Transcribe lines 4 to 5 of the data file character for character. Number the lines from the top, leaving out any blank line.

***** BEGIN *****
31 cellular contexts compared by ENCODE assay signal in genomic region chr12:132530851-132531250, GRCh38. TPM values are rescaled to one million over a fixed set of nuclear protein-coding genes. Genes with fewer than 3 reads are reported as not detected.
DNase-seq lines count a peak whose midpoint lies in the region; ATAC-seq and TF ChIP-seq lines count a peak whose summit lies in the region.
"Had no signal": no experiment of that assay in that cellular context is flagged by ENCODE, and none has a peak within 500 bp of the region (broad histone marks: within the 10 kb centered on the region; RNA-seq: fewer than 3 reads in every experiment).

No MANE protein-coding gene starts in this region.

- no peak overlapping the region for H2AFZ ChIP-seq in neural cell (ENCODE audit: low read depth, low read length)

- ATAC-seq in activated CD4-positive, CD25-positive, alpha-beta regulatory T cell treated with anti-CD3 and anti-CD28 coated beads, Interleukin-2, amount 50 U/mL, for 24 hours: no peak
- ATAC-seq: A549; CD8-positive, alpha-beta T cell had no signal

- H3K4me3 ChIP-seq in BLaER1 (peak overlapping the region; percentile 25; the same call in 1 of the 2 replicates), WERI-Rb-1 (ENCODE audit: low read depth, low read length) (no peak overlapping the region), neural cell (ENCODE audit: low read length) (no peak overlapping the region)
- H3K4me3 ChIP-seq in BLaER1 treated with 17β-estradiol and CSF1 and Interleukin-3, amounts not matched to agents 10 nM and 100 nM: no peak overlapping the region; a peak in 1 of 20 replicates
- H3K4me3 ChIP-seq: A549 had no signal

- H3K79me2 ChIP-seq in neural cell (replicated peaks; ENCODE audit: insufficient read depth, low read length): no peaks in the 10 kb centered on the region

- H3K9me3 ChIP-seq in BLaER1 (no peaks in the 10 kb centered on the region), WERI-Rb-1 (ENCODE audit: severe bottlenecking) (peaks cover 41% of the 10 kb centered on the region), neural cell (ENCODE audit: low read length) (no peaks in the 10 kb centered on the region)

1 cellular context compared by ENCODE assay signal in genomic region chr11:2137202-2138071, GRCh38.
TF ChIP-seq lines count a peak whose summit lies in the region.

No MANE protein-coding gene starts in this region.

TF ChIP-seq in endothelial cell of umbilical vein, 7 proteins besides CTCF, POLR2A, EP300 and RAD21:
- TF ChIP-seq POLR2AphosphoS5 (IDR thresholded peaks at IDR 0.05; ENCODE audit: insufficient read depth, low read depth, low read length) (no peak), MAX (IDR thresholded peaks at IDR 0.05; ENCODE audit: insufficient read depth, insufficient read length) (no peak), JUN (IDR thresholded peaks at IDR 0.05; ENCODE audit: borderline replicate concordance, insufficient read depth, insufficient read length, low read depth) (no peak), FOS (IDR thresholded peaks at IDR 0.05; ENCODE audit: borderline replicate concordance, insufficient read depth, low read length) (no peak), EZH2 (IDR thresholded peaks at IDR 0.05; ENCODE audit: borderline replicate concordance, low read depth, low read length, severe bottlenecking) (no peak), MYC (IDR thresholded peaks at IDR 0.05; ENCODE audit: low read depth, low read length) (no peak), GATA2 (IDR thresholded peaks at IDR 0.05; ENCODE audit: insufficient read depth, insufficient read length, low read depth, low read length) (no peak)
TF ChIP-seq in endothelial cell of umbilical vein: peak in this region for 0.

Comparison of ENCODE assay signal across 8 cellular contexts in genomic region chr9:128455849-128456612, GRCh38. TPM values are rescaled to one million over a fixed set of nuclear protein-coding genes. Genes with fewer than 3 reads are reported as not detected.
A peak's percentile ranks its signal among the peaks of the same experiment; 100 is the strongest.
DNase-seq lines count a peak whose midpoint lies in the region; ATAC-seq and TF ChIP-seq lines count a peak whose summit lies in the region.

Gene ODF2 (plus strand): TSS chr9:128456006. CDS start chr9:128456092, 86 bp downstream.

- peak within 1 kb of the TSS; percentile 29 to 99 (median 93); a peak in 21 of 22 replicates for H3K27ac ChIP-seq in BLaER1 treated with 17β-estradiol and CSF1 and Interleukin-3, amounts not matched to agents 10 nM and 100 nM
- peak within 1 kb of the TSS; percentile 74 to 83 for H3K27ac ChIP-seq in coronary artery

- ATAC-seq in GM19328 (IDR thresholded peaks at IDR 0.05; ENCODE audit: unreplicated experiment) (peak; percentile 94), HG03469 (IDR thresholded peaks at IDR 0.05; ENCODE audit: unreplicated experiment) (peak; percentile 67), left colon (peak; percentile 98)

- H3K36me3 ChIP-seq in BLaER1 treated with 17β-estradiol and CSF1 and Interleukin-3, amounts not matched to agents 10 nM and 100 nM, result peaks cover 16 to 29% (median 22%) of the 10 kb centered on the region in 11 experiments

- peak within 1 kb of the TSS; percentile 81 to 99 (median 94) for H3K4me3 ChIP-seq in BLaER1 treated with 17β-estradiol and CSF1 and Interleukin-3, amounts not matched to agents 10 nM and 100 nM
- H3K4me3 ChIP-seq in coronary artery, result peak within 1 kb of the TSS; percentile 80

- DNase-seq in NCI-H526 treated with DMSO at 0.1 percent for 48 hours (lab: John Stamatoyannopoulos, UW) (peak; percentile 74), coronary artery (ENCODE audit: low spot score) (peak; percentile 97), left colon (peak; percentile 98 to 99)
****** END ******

No MANE protein-coding gene starts in this region.

- no peak overlapping the region for H2AFZ ChIP-seq in neural cell (ENCODE audit: low read depth, low read length)